Rappelling into the Realms of Raptors

July 02, 2012 Posted by: Laura Phillips, William C. Clark

Did you know that peregrine falcons and bald eagles regularly prey on other birds, particularly seabirds?  Peregrine falcons and bald eagles are top predators in the marine food web, preying heavily on marine birds that forage and nest along the Kenai Fjords coastline.  Top predators are vulnerable to the environmental contaminant loads in their prey - especially those retained in fatty tissue (such as mercury and organochlorines).  This vulnerability is heightened in high latitude environments since greater fat stores are needed in shorebirds to survive the harsher, colder conditions.  Researchers from Kenai Fjords and the US Fish and Wildlife Service spent 9 days at sea collecting data as part of a pilot study to investigate the seabirds' role in the productivity and contaminant loading of raptors in the park and adjacent Alaska Maritime National Wildlife Refuge lands.

Research vessel off Yalik Point.

On a rare sunny day, a researcher observes from a skiff below Yalik Point. (Photo: NPS/Elisa Weiss, 2012)

For up to four hours we scanned potential nesting cliffs to determine whether falcons were nesting at the site and for up to four hours we swayed in the boat at the will of the seas.  The exposed coastline is a challenging place to conduct boat-based surveys, especially in May when storms still frequently blow into the western Gulf of Alaska - we were happy to find blue skies and calm waters at our first site, Yalik Point in Nuka Bay!  We played a peregrine's "eechup" call using a wildlife caller at a potential nest ledge to feign intrusion relying on the peregrine's highly territorial nature.  We got an immediate response from a falcon pair.  They darted across the cliff looking for a potential intruder, but all they saw was a group of floating biologists eager to count them.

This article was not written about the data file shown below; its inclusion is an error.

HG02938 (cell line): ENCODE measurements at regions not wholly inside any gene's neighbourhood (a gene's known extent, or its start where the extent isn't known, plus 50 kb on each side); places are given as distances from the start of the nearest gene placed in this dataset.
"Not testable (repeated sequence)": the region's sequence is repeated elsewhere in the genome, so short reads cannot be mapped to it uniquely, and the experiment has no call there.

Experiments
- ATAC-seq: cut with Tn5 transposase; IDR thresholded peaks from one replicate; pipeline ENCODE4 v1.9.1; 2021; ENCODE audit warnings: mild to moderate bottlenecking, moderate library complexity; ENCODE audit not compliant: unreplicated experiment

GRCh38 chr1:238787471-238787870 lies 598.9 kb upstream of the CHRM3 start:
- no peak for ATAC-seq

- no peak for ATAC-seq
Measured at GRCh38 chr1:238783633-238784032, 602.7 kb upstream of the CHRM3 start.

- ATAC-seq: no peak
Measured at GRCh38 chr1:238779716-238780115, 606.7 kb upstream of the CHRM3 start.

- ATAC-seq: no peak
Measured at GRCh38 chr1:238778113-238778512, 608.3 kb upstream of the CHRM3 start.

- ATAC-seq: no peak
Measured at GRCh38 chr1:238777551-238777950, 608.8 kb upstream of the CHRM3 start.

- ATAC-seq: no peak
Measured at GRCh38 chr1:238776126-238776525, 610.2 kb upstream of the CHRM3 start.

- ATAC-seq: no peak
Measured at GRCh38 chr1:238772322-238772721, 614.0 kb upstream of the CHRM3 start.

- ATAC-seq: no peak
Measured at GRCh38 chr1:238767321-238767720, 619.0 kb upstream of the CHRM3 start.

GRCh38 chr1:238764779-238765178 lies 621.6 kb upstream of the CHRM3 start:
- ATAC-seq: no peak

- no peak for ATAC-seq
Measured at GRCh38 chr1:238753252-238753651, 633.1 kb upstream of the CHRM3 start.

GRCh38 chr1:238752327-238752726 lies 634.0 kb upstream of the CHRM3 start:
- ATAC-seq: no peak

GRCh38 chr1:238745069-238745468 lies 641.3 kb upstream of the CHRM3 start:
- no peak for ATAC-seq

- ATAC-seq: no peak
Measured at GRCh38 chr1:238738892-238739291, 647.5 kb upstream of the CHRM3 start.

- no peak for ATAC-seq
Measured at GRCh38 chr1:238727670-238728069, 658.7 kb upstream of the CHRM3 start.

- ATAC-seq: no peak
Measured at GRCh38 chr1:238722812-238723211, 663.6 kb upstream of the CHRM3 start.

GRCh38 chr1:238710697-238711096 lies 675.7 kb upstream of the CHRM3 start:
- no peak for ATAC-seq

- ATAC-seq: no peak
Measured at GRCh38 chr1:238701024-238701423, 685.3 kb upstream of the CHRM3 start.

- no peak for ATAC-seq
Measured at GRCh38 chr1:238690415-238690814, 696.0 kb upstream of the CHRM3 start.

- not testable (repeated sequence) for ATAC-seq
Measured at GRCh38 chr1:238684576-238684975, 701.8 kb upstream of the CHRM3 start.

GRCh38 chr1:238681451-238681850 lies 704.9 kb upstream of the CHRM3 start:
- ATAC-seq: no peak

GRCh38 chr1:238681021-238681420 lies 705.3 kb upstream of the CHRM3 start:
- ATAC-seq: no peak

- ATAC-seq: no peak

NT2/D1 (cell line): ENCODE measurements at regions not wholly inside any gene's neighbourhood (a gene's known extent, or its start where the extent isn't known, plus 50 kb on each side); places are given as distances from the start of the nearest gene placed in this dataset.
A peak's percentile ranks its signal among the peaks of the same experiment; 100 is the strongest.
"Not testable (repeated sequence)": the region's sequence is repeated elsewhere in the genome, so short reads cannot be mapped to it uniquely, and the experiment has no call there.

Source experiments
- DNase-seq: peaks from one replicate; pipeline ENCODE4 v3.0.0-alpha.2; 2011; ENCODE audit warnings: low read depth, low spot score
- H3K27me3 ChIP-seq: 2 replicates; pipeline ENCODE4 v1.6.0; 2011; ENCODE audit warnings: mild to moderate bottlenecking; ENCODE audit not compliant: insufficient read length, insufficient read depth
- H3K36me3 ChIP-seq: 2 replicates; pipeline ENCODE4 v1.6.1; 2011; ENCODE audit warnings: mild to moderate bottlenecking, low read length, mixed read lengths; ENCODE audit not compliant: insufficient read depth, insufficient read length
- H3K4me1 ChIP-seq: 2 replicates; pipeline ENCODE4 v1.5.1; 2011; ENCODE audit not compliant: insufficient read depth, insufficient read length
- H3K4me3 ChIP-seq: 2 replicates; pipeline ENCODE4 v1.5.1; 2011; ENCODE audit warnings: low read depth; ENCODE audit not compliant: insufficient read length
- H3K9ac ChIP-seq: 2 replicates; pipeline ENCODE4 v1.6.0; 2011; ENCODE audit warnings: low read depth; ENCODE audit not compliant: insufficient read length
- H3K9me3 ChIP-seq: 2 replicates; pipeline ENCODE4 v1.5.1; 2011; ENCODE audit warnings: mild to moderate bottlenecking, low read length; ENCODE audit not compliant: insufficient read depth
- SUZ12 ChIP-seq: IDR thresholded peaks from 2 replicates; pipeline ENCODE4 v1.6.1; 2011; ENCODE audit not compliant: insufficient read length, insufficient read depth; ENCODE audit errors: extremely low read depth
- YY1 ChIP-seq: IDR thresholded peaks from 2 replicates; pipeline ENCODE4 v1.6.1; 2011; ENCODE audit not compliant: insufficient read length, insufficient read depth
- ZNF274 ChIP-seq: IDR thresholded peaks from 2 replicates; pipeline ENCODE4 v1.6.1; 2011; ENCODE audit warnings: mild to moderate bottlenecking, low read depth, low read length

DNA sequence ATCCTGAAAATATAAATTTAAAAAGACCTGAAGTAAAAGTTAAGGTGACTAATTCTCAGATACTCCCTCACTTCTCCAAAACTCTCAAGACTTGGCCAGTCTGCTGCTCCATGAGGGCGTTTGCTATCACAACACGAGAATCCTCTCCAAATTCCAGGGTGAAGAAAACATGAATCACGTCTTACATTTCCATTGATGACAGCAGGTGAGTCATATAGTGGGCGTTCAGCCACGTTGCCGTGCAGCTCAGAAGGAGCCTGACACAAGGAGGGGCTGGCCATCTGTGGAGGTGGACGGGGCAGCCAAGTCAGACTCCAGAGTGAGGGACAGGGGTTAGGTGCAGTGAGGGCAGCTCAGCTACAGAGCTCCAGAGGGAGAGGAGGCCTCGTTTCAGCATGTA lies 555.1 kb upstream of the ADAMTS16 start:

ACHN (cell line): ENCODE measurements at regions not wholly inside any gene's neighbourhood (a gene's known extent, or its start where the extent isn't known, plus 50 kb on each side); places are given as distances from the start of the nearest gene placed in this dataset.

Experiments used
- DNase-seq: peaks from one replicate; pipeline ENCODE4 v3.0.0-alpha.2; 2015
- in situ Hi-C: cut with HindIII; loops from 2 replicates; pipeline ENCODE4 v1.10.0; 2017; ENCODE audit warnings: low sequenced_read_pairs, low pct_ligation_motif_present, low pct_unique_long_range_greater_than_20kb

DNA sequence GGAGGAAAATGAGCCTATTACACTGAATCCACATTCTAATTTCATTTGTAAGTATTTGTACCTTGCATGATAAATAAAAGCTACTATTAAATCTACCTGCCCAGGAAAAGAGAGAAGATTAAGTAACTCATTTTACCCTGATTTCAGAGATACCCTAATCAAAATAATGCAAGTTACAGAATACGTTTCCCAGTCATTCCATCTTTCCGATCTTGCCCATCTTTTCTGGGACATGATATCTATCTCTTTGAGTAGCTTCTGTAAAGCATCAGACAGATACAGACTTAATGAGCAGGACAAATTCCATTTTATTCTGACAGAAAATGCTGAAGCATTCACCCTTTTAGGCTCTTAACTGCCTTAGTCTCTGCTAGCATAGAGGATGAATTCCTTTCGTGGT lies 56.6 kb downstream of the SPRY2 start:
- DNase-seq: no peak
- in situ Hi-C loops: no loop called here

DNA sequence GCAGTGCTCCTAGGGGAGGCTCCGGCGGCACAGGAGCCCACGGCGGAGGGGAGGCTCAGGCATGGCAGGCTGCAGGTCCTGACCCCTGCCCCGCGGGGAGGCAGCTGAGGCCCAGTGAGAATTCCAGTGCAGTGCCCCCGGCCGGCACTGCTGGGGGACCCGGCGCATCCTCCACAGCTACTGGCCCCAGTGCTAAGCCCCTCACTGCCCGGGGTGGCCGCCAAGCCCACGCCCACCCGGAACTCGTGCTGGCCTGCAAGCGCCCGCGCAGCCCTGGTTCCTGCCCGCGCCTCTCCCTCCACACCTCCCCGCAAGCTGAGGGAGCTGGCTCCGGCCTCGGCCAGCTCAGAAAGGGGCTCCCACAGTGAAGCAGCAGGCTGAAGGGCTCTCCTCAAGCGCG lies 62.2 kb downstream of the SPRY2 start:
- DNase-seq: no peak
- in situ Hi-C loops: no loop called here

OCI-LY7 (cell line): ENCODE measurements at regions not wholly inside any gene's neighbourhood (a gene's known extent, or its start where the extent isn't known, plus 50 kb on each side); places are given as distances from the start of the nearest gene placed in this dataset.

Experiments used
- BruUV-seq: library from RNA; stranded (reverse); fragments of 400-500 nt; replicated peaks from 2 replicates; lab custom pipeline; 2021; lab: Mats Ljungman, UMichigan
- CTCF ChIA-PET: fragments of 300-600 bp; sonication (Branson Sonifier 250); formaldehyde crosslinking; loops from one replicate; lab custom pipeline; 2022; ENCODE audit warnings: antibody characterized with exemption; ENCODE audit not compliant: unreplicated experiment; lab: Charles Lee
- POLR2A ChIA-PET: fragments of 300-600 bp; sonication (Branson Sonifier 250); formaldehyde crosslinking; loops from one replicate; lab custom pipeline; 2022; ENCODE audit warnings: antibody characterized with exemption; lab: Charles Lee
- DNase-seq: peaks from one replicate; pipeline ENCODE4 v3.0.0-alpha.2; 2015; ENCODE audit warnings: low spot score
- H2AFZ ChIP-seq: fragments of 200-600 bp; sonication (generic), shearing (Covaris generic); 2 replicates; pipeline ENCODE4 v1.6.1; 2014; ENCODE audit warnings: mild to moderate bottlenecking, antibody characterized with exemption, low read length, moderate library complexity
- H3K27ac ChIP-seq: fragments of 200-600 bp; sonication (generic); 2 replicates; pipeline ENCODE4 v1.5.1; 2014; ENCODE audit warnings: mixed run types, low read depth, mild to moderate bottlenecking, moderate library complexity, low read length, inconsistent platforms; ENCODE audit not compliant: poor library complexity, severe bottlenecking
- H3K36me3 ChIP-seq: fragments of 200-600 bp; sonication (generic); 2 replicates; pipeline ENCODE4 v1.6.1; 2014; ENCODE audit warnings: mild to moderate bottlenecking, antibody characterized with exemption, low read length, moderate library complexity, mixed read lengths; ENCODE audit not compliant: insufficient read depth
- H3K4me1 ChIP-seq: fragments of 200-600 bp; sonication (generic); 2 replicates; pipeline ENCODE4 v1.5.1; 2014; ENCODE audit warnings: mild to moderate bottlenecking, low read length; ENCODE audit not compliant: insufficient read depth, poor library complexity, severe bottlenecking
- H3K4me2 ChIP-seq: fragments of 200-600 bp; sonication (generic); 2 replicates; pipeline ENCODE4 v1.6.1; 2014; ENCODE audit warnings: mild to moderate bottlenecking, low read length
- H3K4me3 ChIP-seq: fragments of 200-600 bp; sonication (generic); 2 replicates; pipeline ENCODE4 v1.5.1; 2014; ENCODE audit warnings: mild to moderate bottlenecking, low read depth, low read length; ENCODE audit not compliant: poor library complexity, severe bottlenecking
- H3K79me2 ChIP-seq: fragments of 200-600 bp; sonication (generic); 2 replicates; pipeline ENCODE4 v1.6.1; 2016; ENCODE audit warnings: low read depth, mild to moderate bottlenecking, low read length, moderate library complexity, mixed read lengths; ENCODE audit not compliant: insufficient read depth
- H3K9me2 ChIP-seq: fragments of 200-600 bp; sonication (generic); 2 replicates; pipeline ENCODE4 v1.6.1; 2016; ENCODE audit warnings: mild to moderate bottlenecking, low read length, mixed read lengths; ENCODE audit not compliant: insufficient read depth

As part of this study it is necessary to collect peregrine and bald eagle eggs.  Eggs are used to test for contaminant loads since females transfer contaminants from their tissue into their eggs.  We also collected shed feathers for mercury analysis and other feathers, fur, and bones around nest sites for prey analysis.  However, finding and accessing peregrine nest ledges proved to be more challenging than imagined, especially with high seas.  Each falcon egg we collected represents hours of effort beginning with confirming active nest ledges from rocking boats in 6 foot seas, then climbing steep hillsides through prickly devil's club and salmonberry and over 5-ft diameter old growth spruce logs to reach cliff tops, and finally repelling from the edge of 1000-foot cliffs into nests.  

Peregrine falcon nest, Aialik Cape

Looking down at a peregrine falcon nest on the very steep Aialik Cape. (Photo: NPS/Steve Lewis, 2012)

Tree climbing to a nest

Tree climbing to a bald eagle nest in Nuka Bay. (Photo: NPS/Laura Phillips, 2012)

The seas continued to build, shortening our trip, and sending us back to Seward battling 12-ft waves and driving rain. We arrived home with 4 peregrine falcon eggs, 2 bald eagle eggs, a large bag of prey remains, a lot of new raptor ecology and behavior information, and an even greater appreciation for our captain, Jamie Thomton, and deckhand, Mel Knight.

These samples will be processed and analyzed this fall, so look for those results in spring 2013. We will return to bald eagle and peregrine falcon nests later this month to observe chick numbers at the nests and collect more prey remains.

eagles, peregrine falcons, seabirds, environment, surveys

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Last updated: April 14, 2015

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